The Bridgestone tyres felt assured. At one stage of the ride, on a stretch of well surfaced A road, the bike moved swiftly up to 80 mph. Perhaps the most important advantage was comfort from the broad saddle, and an upright riding position sheltered from any adverse elements i.e. rain, by a large windshield and bodywork. I'll not be deliberately seeking out dodgy weather, but it's sure to happen sometime in the coming months if my plans for several long rides pan out.

I like simplicity
In this period of our history, technology, often for technology's sake, can appear to be overtaking what is necessary to live in a more human dimension that connects us with each other through contact that doesn't solely rely on screens and lines of text. But I just love the technology that Honda have installed on the Integra, allowing me to play up and down the gearbox with the mere touch of a switch.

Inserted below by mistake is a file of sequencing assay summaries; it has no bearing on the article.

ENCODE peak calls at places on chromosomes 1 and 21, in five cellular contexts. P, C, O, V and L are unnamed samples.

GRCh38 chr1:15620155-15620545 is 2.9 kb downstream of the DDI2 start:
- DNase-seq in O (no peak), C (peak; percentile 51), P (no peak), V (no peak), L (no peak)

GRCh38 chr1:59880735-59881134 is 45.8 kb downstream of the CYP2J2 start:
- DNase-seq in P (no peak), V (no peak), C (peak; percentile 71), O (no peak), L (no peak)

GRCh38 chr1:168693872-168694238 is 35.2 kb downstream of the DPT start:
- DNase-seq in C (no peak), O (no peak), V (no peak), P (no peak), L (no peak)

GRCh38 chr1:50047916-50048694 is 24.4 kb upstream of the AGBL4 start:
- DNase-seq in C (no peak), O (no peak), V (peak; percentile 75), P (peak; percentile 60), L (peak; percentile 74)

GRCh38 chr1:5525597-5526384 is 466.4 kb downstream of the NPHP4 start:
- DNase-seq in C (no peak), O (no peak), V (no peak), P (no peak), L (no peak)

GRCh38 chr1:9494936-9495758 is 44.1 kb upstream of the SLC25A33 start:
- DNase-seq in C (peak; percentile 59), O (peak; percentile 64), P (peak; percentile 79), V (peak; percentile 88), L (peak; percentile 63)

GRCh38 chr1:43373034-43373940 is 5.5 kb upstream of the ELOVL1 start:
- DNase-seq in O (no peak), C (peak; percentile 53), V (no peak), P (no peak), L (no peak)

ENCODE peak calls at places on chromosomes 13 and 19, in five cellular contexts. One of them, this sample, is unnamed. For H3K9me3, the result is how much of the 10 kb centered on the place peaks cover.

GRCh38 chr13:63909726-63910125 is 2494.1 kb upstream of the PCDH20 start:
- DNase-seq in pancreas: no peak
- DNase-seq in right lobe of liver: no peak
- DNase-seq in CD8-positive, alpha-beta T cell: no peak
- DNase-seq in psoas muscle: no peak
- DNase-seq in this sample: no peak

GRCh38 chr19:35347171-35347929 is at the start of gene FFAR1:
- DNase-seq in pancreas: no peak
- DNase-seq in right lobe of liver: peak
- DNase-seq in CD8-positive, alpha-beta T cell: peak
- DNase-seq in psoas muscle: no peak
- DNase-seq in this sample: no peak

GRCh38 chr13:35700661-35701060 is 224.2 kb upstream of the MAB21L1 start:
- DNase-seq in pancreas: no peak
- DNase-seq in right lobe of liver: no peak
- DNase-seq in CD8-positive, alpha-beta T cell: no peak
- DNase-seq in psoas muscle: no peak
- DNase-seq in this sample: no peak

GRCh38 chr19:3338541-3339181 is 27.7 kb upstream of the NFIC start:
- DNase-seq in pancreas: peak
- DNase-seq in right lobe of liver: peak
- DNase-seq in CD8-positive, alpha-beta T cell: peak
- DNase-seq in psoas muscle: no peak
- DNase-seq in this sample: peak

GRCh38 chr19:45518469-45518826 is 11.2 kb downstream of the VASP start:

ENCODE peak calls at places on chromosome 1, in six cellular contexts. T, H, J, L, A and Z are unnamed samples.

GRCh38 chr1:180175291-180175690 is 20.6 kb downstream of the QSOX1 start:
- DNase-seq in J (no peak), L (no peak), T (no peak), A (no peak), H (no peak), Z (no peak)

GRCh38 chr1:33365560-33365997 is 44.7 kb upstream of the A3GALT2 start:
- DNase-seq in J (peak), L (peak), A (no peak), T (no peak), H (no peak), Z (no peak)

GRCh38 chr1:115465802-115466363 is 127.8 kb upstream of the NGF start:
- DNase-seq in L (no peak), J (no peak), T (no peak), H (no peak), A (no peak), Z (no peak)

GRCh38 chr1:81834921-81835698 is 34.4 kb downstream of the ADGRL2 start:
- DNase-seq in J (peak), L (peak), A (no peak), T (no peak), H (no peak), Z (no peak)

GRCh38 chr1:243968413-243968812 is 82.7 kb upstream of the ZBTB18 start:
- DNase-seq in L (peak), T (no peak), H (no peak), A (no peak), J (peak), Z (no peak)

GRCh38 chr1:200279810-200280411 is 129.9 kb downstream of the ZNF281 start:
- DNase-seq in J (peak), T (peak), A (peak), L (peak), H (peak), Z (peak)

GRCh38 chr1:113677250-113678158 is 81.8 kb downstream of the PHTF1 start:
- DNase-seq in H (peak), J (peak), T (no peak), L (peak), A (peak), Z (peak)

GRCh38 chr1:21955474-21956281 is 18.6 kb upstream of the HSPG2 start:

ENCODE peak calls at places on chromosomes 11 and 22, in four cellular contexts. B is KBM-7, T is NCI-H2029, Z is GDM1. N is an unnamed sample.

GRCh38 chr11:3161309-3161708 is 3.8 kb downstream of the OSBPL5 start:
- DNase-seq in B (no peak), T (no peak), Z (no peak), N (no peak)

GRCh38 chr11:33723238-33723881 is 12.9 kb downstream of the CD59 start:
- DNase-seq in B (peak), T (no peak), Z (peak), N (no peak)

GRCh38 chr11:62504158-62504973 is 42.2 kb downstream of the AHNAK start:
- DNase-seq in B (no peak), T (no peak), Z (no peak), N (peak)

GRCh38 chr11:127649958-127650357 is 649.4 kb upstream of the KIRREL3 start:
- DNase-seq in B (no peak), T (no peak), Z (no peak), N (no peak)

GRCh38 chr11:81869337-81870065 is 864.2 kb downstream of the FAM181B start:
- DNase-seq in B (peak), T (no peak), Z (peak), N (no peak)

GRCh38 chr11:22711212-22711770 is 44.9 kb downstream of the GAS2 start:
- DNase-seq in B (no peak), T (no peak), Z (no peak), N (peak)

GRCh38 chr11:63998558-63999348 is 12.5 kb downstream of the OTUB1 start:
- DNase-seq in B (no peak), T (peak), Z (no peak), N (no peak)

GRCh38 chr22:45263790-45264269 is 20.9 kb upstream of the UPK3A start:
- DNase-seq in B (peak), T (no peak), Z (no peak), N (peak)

I nearly incurred some minor grief as I slowed to a stop behind a queuing car. I changed down to first, my inattentive thought process said clutch in, feet down, and I pulled on the rear brake lever. No problem, just an unwelcome jolt!

Just after I'd done the deal for the Integra. I looked at the BMW, a 'real' motorcycle sitting in the garage waiting to be replaced, and asked myself if I had made the right decision. I think I have. This bike will be fun, and the comfort factor alone should prove it's worth, easing the bones on long journeys.

Has anyone else got experience of the Honda Integra like John, or the desire to try one? Let us know at news@wemoto.com or drop us a message on Facebook.

Posted by John Newman
for Wemoto News on 07 April 2021 in Features

Edited By: Jake Tindall